At the end of 2008, CN operates one daily intermodal train each way between Roberts Bank, BC and Brampton, ON, and another daily intermodal train each way between Edmonton, AL and Brampton. Blocks of cars are swapped between each direction's pair of trains at Edmonton. Previously, both pairs of trains had operated through to Roberts Bank. These trains, providing a rather sparse level of service compared to the lines further south, are routed across the CN transcontinental line through Winnipeg, western terminal of a third pair of intermodal trains serving Brampton. East of Winnipeg, . . .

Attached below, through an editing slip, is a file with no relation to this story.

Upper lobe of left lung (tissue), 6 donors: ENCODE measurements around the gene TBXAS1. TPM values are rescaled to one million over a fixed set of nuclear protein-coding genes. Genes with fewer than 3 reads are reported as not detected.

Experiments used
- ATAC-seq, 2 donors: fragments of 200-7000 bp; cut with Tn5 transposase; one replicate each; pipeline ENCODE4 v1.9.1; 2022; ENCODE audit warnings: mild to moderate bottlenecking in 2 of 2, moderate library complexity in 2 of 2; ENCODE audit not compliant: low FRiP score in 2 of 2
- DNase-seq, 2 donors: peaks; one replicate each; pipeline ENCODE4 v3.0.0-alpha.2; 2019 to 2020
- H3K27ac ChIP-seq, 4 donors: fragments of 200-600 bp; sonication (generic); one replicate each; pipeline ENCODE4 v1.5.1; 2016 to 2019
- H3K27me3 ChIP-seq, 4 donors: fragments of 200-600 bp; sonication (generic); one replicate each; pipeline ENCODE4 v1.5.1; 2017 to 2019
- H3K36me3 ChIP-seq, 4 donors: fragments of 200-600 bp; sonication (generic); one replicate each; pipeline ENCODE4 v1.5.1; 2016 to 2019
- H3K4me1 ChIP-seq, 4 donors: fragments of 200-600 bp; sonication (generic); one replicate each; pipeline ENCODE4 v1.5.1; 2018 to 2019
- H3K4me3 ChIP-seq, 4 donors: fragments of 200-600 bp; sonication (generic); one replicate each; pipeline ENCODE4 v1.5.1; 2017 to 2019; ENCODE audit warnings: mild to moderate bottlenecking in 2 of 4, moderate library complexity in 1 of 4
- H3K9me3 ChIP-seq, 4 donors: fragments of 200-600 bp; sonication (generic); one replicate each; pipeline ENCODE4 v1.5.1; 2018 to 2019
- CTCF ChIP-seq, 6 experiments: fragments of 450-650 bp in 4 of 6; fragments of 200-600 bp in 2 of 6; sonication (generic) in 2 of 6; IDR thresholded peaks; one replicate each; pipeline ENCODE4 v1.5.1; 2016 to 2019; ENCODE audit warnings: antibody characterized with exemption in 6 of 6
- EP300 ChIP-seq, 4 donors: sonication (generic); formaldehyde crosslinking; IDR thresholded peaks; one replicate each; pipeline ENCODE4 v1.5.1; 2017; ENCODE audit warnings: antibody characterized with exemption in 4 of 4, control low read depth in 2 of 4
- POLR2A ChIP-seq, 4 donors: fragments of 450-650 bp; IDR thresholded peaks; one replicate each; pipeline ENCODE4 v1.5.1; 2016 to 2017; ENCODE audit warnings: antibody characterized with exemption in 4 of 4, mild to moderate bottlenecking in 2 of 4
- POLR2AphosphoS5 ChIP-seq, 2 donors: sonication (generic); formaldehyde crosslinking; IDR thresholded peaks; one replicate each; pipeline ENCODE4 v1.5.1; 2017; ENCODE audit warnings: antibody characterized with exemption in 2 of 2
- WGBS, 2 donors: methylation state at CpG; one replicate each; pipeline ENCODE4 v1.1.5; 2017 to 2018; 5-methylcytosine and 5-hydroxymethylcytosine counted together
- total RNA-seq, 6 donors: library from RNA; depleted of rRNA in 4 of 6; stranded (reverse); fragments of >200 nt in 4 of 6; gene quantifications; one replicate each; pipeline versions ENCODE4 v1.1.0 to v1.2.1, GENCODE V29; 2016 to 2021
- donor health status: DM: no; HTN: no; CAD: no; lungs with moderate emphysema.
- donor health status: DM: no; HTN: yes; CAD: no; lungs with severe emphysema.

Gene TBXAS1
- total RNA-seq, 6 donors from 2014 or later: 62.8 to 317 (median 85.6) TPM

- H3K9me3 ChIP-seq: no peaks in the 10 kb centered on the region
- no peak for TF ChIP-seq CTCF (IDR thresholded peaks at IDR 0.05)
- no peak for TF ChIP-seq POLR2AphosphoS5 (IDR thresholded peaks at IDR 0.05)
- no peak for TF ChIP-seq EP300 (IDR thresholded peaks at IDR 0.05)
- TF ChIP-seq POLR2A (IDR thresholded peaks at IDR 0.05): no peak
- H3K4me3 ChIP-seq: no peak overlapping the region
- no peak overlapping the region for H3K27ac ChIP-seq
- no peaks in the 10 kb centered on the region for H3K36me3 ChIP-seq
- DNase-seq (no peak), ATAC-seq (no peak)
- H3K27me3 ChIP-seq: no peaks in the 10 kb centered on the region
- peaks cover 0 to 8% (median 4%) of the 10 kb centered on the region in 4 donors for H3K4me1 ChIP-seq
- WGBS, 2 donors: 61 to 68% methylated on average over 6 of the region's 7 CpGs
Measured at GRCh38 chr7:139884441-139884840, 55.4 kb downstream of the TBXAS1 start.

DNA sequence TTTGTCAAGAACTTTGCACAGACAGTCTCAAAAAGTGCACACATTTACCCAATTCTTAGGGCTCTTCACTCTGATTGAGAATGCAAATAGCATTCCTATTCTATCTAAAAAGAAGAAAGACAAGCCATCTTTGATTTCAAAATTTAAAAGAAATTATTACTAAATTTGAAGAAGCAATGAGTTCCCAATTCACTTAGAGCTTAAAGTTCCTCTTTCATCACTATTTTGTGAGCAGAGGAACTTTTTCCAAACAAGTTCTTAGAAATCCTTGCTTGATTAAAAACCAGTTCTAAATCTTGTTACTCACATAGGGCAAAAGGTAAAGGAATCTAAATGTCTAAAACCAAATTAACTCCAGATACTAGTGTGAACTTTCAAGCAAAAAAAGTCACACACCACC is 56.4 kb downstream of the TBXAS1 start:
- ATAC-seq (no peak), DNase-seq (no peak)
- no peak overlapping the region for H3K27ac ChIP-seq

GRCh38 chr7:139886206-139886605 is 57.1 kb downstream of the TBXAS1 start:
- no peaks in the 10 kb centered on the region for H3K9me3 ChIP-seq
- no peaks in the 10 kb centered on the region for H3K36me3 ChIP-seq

NS continues to run the intermodal trains that Conrail ran under the Mail-xxx symbols (originated by the PRR?), using the NS portion of the Water-level Route, west of Berea, OH, and the former PRR lines east of Berea, including the Broadway Route east of Alliance, OH or Rochester, PA, as far as Harrisburg. These trains use Harrisburg, PA, Morrisville, NJ, Kearny, NJ, (both accessed over the Harrisburg line), or Baltimore (accessed over the Port Road), as their eastern termini, and Chicago (Ashland Avenue, 47th Street) or St. Louis as the western terminus. An overall summary of the changes in traffic flows between Chicago/St. Louis and the Northeast from the New York Central and Pennsylvania Railroad era, through the Conrail era, and into the devolved Norfolk Southern and CSX era, is here.